Generally, team members fall into 2 main categories: Leaders and followers. However, within these 2 broad categories, there are many other roles that members fulfil which are essential to the successful performance of the team. R M Belbin has developed a computer program to identify 9 basic roles which must be fulfilled for a group to be fully effective. I have completed and attached a copy of Belbin’s questionnaire and placed it in the appendix. The questionnaire showed me that my role in a team is a chairman whose role in the team is to welcome and treat all members of the team equally, and to understand and ensure the team understands the objectives at hand. This surprised me, as I would think that my role would be something more of a team worker, as I wouldn’t particularly consider myself as a leader. A team workers role is to respond to the people and situations and promote a sense of team spirit.
The other role Belbin believes make up a team are a completer finisher, who has their mind set on the task and perfects to finish it. A monitor evaluator monitors other members’ progress and passes judgement throughout the team. A resource investigator is extroverted and enthusiastic, explores new ideas and responds well to a challenge. The Plant member of the team is imaginative, knowledgeable and serious, whereas the shaper is highly strung, outgoing and dynamic. The company worker is conservative and predictable, being able to organise well and work hard with self discipline. As I mentioned earlier, when working in a team I feel most comfortable working as a team member, as I don’t enjoy leading or delegating the tasks.
I have to work in teams regularly throughout both school and work. In school, there have been times where I have worked as a team to prepare a presentation or complete a project. When working as a team, I play the role of the ‘Team Member’, and let another member delegate the tasks. Although, I do become frustrated if the work isn’t being complete or no decisions are being made, and then I will to delegate tasks so that progress is being made.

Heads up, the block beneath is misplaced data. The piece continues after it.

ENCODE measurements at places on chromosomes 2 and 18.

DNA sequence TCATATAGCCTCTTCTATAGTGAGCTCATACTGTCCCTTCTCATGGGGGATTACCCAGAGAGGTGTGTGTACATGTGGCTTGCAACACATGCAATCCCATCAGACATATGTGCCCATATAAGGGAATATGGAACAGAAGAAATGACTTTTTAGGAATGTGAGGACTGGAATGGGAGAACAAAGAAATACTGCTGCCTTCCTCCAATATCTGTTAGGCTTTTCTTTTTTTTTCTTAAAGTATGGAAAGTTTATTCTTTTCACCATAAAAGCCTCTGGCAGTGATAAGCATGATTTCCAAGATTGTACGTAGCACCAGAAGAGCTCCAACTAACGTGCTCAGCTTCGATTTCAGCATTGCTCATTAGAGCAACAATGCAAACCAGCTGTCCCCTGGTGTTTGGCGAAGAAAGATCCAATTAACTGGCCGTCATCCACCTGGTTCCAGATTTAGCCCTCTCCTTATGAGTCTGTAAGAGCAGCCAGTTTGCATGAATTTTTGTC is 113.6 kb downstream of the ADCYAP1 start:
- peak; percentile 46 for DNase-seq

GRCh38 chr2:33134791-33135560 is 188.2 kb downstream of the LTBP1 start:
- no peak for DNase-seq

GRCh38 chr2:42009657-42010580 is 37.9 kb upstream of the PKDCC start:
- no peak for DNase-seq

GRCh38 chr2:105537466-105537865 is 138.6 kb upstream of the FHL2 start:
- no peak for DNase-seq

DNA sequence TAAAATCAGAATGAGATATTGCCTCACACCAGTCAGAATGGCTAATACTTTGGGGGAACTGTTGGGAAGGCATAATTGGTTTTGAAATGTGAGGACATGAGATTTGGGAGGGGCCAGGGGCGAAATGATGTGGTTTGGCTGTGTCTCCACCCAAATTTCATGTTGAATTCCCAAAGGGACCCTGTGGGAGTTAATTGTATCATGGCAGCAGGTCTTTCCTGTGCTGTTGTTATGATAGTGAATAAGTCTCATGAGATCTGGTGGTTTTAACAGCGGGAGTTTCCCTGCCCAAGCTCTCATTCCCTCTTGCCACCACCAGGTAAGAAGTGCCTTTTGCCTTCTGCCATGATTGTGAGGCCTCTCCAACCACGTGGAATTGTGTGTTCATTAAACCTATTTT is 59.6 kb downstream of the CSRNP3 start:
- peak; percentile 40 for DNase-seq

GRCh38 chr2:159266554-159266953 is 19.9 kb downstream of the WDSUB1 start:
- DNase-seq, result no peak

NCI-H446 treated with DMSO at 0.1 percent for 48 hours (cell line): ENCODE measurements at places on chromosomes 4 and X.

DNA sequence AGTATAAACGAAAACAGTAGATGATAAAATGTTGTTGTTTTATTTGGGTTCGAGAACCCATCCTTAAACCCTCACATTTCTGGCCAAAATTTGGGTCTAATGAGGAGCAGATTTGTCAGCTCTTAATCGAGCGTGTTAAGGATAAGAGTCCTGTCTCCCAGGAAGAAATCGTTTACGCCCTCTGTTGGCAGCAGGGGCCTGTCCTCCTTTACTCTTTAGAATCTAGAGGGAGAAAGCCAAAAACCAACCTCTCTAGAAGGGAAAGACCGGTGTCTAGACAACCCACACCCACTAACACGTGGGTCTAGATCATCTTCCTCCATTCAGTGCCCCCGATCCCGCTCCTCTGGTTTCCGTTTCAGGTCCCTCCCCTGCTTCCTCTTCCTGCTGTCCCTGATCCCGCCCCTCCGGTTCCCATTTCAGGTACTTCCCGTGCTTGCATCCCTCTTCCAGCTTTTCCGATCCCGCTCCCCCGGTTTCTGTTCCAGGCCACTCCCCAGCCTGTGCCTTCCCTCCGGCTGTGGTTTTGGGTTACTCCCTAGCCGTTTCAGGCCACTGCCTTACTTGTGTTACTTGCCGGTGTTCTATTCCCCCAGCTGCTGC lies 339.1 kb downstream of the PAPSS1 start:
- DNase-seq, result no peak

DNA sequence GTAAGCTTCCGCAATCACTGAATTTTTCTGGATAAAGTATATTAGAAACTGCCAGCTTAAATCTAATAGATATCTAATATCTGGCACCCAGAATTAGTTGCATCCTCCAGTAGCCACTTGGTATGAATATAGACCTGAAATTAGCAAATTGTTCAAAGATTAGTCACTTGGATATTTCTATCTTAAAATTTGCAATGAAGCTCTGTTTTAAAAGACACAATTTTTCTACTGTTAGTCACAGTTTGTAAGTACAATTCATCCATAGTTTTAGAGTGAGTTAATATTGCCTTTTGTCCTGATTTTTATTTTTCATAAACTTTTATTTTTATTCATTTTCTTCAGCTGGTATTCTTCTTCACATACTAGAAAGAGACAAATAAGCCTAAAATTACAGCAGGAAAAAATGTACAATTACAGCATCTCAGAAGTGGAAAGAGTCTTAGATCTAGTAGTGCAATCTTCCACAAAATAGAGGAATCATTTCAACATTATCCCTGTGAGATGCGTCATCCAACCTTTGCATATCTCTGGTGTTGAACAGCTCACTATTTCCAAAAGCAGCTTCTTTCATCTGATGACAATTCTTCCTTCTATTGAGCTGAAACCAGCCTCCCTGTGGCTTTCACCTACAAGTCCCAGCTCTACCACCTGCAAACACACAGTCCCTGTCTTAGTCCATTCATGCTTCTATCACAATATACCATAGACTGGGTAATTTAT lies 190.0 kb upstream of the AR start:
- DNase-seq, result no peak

So although I see myself in a role, I will at times depending on the circumstances take on other roles, which challenge me and take me out of my comfort zone. I am sure this must be the same in all environments so it is important to maintain some flexibility when using Belbin’s Model.
Benefits of working within a team
An organisation will enjoy significant benefits if the team is well-structured.
* Boosts Morale- The social interaction between team members will make individuals feel part of a close-knit circle. Membership of a well-structured team, particularly if individuals have been chosen for certain roles, will make workers feel they are playing an integral part of the whole process and have the confidence that they can influence decision making. This will boost the individuals’ self esteem and motivation; meaning good results for the organisation.
* Mutual Support- Members of an effective team will have an understanding of each other’s strengths and weaknesses and will give each other support where needed. This means that there will be minimal competition between team members, as there will be a good understanding of the destructive effect that internal conflict will have on the teams’ performance. This creates a good working environment for the individual who will feel comfortable about asking for help from other members of the team. The business will also benefit as there will be fewer issues and conflict to be presented to management, as the team is likely to have already discussed any problems and propose potential solutions alone.